Health minister Andrew Stephenson recently confirmed that the titles of ‘physician associate’ and ‘anesthesia associate’ will not change to ‘assistant’.
Across social media over recent months, concerns have been raised that the professional identity of physician associates may blur the distinction between doctors and non-medically qualified professionals.
The British Medical Association have been calling for the government to change the professional title back to physician assistant ‘on patient safety grounds’. Prior to 2014, PAs in the UK were known as Physician Assistants to mirror the name of the same profession in America. Anaesthesia Associates (AAs) were similarly previously known as Physician’s Assistants (Anaesthesia). The title changed to its current form of ‘associate’ in the UK almost a decade ago. PAs in America are also now in the process of changing their professional title from assistant to associate.
Regulation and growth of these roles will support plans to reduce pressure on frontline services and improve access for patients. As part of the work to deliver the Long Term Workforce Plan, NHS England continues to work with the relevant professional colleges and regulators to ensure the use of associate roles is expanded safely and effectively.
Andrew Stephenson, Minister for Health and Secondary Care
The Rt Hon Andrew Stephenson CBE MP, who is a minister for Health and Secondary Care confirmed there are no plans to alter the PA professional title.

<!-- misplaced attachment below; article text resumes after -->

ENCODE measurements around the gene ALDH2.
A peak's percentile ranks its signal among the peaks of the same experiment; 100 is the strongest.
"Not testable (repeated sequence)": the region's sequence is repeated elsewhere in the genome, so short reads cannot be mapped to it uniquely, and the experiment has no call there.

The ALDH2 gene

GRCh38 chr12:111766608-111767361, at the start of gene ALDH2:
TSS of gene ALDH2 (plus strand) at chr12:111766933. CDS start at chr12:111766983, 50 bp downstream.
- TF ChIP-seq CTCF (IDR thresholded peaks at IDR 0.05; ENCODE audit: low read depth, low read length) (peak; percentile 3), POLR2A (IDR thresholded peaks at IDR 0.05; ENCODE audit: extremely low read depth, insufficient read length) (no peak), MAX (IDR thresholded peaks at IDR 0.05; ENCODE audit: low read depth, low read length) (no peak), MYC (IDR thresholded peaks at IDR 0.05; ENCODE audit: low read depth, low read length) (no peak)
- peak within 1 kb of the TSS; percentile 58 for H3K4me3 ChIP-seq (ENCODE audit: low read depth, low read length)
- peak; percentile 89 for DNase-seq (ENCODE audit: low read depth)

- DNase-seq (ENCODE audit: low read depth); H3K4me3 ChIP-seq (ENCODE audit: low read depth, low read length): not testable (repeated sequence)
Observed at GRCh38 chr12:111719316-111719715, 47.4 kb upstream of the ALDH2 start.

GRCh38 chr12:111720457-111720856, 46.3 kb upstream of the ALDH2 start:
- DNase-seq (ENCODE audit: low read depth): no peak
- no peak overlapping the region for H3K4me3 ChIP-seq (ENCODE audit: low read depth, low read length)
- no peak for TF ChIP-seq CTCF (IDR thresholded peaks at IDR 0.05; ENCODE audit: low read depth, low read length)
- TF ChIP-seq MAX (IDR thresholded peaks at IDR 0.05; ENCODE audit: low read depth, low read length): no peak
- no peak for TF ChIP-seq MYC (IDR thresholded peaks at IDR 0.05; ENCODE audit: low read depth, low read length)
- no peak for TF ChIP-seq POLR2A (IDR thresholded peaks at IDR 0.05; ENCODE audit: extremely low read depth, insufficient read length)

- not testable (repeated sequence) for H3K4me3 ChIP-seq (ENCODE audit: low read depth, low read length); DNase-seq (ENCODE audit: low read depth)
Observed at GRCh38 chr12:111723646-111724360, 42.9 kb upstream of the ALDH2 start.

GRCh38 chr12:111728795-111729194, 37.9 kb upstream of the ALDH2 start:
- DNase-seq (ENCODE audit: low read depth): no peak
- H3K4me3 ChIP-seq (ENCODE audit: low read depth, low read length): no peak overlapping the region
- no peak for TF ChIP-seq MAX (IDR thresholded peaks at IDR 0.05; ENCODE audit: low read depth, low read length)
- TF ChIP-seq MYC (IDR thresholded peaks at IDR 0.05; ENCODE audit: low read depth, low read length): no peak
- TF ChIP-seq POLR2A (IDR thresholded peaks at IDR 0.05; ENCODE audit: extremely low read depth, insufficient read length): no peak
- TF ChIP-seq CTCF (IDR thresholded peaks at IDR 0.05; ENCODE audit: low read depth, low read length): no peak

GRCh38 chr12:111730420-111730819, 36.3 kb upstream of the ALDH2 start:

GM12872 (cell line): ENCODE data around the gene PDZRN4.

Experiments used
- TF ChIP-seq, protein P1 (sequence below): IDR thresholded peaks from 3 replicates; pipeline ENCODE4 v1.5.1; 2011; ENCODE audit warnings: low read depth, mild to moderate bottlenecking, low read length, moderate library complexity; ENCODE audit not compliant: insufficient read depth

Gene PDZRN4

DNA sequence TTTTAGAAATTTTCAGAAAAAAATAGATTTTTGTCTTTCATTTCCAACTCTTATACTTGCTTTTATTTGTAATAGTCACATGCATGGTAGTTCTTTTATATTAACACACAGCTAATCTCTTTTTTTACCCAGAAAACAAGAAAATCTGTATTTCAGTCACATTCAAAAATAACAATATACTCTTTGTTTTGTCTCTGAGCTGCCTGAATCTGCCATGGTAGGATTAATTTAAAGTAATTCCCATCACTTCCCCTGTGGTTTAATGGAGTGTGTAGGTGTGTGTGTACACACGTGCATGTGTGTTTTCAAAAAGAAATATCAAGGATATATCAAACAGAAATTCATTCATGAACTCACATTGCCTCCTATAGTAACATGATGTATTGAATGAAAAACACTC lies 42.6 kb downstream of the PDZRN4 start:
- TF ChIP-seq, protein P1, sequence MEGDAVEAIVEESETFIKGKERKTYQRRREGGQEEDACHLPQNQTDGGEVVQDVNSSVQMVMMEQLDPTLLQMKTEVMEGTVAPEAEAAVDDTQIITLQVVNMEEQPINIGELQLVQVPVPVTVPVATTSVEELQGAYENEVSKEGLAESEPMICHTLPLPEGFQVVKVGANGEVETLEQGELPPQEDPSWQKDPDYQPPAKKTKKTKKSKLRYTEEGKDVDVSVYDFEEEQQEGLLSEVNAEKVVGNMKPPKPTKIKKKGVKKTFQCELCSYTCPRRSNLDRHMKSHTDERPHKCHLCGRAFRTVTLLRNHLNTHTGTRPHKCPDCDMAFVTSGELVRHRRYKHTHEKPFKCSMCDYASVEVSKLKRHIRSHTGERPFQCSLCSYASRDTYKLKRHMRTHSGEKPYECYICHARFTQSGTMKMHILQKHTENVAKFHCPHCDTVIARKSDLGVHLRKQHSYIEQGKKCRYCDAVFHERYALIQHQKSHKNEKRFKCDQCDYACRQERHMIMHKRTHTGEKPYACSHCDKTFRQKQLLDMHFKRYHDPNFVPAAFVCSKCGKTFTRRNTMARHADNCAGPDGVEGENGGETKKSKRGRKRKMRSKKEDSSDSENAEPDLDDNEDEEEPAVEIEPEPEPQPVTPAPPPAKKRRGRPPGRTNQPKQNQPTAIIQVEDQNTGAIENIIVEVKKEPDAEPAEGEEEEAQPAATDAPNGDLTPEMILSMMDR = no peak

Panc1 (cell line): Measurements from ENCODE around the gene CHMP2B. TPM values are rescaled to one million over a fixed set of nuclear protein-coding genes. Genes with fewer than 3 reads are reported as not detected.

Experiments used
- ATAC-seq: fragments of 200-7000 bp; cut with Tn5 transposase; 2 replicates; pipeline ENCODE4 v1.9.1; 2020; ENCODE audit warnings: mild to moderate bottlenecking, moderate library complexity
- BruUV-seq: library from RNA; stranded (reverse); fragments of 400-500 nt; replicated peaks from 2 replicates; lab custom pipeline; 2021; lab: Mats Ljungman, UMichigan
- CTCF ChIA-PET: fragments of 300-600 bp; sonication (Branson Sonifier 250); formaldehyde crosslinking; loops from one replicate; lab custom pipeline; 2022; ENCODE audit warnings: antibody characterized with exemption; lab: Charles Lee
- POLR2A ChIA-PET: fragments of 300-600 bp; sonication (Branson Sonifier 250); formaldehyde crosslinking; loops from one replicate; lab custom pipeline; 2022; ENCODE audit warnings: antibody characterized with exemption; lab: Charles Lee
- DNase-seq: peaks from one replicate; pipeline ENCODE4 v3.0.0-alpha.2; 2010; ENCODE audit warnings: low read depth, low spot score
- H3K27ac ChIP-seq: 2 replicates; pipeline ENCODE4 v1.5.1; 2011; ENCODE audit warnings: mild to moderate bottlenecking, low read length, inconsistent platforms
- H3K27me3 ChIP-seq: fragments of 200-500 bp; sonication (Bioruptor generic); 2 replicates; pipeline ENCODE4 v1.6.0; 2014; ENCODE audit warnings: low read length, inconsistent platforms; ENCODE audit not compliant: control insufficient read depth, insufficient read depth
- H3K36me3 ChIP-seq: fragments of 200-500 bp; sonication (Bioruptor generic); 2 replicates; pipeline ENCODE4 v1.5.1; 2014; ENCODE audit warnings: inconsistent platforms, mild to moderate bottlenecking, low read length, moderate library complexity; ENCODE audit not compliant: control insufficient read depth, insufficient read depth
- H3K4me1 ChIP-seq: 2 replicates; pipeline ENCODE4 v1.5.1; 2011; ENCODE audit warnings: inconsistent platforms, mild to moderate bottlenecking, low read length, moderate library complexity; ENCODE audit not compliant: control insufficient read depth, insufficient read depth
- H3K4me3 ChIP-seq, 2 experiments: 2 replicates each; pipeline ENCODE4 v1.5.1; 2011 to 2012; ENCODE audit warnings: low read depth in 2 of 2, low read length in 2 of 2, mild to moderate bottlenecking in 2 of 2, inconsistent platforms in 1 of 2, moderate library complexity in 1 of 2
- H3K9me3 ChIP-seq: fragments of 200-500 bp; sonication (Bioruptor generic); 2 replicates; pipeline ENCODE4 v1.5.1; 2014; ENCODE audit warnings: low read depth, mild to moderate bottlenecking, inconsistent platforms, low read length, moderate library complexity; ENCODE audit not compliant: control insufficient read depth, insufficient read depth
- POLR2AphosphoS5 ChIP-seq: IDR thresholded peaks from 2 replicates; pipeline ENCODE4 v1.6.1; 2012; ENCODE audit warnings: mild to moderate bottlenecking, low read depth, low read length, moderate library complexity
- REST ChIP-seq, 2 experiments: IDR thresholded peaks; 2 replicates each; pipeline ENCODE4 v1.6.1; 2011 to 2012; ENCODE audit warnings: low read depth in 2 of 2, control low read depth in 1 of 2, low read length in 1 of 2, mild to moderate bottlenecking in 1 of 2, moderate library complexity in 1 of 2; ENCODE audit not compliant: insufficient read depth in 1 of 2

Responding to a letter from the Labour party, Stephenson stated: ‘There are no plans to change the title of either role. The DHSC is clear that PAs and AAs are not doctors. The role of medical associates is to work with and support doctors, not to replace them.’
However, Stephenson did add that the DHSC ‘shares’ the BMA’s ‘view that all healthcare professionals must introduce themselves and explain their role to patients’.
‘This includes physician associates (PAs) and anaesthesia associates (AAs).’
To be able to differentiate PAs from doctors on the GMC register, it was recently announced that PAs will have a prefix attached to their registration number.
The legislation needed to enable the GMC to regulate PAs and AAs was laid before Parliaments in both England and Scotland last month; GMC regulation of PAs and AAs is anticipated to take effect at the end of 2024.